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China cops nab 25 for opening plane's doors

NO GO: Passengers opened three emergency doors on a China Eastern Airlines flight in an attempt to stop it on Saturday, one passenger said. The flight, which had been taxiing, was forced to return to the boarding gate in Kunming.


    Jan 12, 2015

    China cops nab 25 for opening plane's doors


    LOCAL police detained 25 passengers on board a plane in the south-western Chinese city of Kunming, after they argued with the plane's crew and opened emergency exits on Saturday.

    China Eastern Airlines Flight MU2036, from Kunming to Beijing, had been scheduled to take off at 8.45pm on Friday. But continuing snow caused its departure to be delayed until early the next morning.

    Bad weather in Kunming saw 23 flights cancelled and 83 others delayed that day.

    The passengers had completed boarding the aircraft at 1.40am, but the crew had to wait for ice on the plane to be cleared before take-off.

    An elderly woman became unwell after hours of waiting. Concerned about her physical condition, the other passengers demanded an explanation from the captain.

    According to a passenger, the vice-captain issued an explanation to the travellers but failed to pacify them.

    "He was quite emotional, swore and cursed (at) us," said a passenger nicknamed Fengyunzhe Tianxingjian on a microblog at 4.50am.

    "Some passenger called (the) police, but the pilot insisted on taking off. So passengers opened three emergency doors in an attempt to stop the flight," he wrote. "The pilot (vice-captain, in fact) has lost control and we couldn't risk letting him start."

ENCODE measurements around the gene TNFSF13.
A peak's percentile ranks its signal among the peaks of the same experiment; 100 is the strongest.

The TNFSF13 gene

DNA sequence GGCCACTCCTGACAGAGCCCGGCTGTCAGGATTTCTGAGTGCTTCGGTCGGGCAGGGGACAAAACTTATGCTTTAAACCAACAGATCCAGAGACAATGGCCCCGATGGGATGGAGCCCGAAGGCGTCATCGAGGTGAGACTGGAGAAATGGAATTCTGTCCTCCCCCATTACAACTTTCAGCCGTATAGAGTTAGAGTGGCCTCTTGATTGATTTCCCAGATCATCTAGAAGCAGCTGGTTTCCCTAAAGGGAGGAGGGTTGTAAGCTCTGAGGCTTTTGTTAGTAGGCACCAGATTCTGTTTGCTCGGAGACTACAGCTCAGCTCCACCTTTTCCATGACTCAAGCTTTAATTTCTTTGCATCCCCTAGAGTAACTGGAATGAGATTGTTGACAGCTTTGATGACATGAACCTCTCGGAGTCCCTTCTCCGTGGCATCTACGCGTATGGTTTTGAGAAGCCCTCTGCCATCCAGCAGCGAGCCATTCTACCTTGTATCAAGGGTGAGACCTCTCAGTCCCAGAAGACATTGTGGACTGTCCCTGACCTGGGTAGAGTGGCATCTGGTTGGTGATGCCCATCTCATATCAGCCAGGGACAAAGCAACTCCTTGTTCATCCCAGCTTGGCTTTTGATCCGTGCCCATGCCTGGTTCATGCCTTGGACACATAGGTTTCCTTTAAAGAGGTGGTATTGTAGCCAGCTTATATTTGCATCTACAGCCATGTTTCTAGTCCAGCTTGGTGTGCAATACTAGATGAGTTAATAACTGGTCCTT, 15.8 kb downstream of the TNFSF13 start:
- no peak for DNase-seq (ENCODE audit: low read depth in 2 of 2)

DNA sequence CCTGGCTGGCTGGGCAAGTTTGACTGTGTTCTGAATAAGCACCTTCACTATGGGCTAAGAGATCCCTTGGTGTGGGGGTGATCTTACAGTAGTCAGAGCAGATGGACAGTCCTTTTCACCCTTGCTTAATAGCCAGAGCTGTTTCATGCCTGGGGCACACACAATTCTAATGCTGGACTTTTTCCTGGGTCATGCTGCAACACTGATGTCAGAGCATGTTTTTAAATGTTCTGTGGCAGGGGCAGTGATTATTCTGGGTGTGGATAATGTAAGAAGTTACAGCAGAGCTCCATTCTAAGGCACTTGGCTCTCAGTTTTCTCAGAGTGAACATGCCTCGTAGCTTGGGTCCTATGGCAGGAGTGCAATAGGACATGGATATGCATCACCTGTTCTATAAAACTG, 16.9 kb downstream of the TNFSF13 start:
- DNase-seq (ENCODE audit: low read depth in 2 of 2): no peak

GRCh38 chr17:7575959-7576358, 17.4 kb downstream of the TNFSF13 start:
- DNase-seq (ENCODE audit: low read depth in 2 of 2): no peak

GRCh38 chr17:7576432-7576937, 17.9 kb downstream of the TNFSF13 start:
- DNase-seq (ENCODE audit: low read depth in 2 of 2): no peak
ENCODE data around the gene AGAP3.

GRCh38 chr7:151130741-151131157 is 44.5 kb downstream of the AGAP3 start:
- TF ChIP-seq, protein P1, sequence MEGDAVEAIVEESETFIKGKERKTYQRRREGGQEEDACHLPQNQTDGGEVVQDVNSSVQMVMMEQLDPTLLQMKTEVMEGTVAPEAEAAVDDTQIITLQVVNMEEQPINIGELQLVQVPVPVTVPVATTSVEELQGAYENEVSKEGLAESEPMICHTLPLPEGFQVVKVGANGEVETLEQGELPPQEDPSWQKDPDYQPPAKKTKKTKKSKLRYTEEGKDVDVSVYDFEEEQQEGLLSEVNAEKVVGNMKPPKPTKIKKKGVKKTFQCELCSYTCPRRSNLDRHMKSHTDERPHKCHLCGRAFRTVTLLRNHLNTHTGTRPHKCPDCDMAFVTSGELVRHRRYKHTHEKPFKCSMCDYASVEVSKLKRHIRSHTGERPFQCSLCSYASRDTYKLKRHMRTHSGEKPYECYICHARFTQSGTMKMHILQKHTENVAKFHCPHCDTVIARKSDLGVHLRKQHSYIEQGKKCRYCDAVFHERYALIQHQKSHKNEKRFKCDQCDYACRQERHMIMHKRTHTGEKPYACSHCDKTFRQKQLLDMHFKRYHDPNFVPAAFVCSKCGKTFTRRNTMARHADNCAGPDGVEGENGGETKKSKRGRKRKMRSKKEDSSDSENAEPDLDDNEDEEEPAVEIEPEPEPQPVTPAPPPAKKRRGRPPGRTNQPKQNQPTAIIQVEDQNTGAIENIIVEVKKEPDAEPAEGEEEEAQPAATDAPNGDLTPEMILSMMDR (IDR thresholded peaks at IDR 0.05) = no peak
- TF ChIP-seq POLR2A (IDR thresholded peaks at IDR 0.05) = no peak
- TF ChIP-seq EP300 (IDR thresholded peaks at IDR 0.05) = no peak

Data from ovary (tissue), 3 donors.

The flight, which had been taxiing, was then forced to return to the boarding gate.

    A China Eastern Airlines Yunnan spokesman denied that a crew member had used "improper language". "Crew members followed the norms," the spokesman said.

    The 25 passengers involved in the incident were held for questioning by the airport police, while the rest got on another flight to Beijing.

    The event gained widespread attention from Web users in China.

    Some were sympathetic to the passengers' plight.

    "After several hours' waiting, did the airline take measures to pacify the passengers?" asked Fan Kai, editor of an aviation magazine, on his microblog.

    But others believed that the way the passengers protested was not appropriate.

    "It is very dangerous to fiddle with emergency doors," said Li Chengwei, a lawyer. "Passengers can protect their own rights, but that right shouldn't be abused at the expense of others' safety."

    Last month, a Chinese passenger on a China Eastern flight from Xi'an to Hainan caused a two-hour delay when he attempted to get off the plane faster by using an emergency exit.

    In a similar incident in Hangzhou, a Chinese man opened an emergency exit just before the plane took off to "get some air".

    In November, a Chinese woman made headlines for splashing hot water on an AirAsia stewardess, because she was unhappy about not being seated beside her boyfriend.